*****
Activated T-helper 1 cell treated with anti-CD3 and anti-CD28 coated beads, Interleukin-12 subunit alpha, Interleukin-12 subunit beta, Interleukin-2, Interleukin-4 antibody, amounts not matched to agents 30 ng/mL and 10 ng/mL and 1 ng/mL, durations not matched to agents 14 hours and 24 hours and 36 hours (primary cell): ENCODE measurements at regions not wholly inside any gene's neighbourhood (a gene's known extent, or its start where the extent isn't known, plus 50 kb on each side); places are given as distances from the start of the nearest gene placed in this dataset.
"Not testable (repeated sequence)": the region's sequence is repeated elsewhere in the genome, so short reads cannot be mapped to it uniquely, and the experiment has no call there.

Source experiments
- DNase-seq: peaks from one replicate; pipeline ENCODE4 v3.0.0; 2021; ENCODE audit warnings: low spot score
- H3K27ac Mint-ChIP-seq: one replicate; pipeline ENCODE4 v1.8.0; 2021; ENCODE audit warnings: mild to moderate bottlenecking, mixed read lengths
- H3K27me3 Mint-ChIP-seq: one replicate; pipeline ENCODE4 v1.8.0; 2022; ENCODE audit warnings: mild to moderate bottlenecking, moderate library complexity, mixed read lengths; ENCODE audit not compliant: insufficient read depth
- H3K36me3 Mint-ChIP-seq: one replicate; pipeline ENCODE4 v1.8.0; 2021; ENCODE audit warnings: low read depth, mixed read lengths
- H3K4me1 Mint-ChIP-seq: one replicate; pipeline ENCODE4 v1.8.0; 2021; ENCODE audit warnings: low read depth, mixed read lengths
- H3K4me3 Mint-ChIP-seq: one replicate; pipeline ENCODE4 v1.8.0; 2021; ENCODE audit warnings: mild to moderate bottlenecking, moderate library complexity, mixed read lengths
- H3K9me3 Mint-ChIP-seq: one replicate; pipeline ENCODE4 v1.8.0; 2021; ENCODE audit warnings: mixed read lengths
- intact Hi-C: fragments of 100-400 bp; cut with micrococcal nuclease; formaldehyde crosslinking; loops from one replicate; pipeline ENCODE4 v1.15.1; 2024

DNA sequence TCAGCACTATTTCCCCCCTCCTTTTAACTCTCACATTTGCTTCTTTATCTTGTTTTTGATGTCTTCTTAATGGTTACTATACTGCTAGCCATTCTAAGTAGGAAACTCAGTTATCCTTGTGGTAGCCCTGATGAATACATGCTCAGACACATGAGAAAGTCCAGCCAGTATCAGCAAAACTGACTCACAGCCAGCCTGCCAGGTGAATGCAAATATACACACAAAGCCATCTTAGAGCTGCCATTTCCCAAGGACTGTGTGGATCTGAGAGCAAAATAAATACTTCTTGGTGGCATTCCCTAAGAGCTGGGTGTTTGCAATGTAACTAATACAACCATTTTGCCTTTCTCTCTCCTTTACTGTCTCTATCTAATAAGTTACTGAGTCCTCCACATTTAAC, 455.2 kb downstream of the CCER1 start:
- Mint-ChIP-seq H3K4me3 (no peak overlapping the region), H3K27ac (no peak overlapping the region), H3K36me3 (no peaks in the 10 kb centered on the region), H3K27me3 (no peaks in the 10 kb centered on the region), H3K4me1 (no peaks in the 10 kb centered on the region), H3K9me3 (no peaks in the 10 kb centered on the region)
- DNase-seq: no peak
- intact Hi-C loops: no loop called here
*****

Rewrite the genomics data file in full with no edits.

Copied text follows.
Activated T-helper 1 cell treated with anti-CD3 and anti-CD28 coated beads, Interleukin-12 subunit alpha, Interleukin-12 subunit beta, Interleukin-2, Interleukin-4 antibody, amounts not matched to agents 30 ng/mL and 10 ng/mL and 1 ng/mL, durations not matched to agents 14 hours and 24 hours and 36 hours (primary cell): ENCODE measurements at regions not wholly inside any gene's neighbourhood (a gene's known extent, or its start where the extent isn't known, plus 50 kb on each side); places are given as distances from the start of the nearest gene placed in this dataset.
"Not testable (repeated sequence)": the region's sequence is repeated elsewhere in the genome, so short reads cannot be mapped to it uniquely, and the experiment has no call there.

Source experiments
- DNase-seq: peaks from one replicate; pipeline ENCODE4 v3.0.0; 2021; ENCODE audit warnings: low spot score
- H3K27ac Mint-ChIP-seq: one replicate; pipeline ENCODE4 v1.8.0; 2021; ENCODE audit warnings: mild to moderate bottlenecking, mixed read lengths
- H3K27me3 Mint-ChIP-seq: one replicate; pipeline ENCODE4 v1.8.0; 2022; ENCODE audit warnings: mild to moderate bottlenecking, moderate library complexity, mixed read lengths; ENCODE audit not compliant: insufficient read depth
- H3K36me3 Mint-ChIP-seq: one replicate; pipeline ENCODE4 v1.8.0; 2021; ENCODE audit warnings: low read depth, mixed read lengths
- H3K4me1 Mint-ChIP-seq: one replicate; pipeline ENCODE4 v1.8.0; 2021; ENCODE audit warnings: low read depth, mixed read lengths
- H3K4me3 Mint-ChIP-seq: one replicate; pipeline ENCODE4 v1.8.0; 2021; ENCODE audit warnings: mild to moderate bottlenecking, moderate library complexity, mixed read lengths
- H3K9me3 Mint-ChIP-seq: one replicate; pipeline ENCODE4 v1.8.0; 2021; ENCODE audit warnings: mixed read lengths
- intact Hi-C: fragments of 100-400 bp; cut with micrococcal nuclease; formaldehyde crosslinking; loops from one replicate; pipeline ENCODE4 v1.15.1; 2024

DNA sequence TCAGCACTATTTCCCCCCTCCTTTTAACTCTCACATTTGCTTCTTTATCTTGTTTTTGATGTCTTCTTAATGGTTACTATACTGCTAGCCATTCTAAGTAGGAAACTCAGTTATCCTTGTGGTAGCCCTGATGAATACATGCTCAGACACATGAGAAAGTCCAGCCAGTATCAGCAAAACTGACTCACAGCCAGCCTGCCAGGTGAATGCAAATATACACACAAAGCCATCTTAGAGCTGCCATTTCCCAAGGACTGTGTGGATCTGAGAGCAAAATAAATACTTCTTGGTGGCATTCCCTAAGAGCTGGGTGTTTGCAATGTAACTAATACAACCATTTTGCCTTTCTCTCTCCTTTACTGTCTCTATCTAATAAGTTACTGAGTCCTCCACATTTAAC, 455.2 kb downstream of the CCER1 start:
- Mint-ChIP-seq H3K4me3 (no peak overlapping the region), H3K27ac (no peak overlapping the region), H3K36me3 (no peaks in the 10 kb centered on the region), H3K27me3 (no peaks in the 10 kb centered on the region), H3K4me1 (no peaks in the 10 kb centered on the region), H3K9me3 (no peaks in the 10 kb centered on the region)
- DNase-seq: no peak
- intact Hi-C loops: no loop called here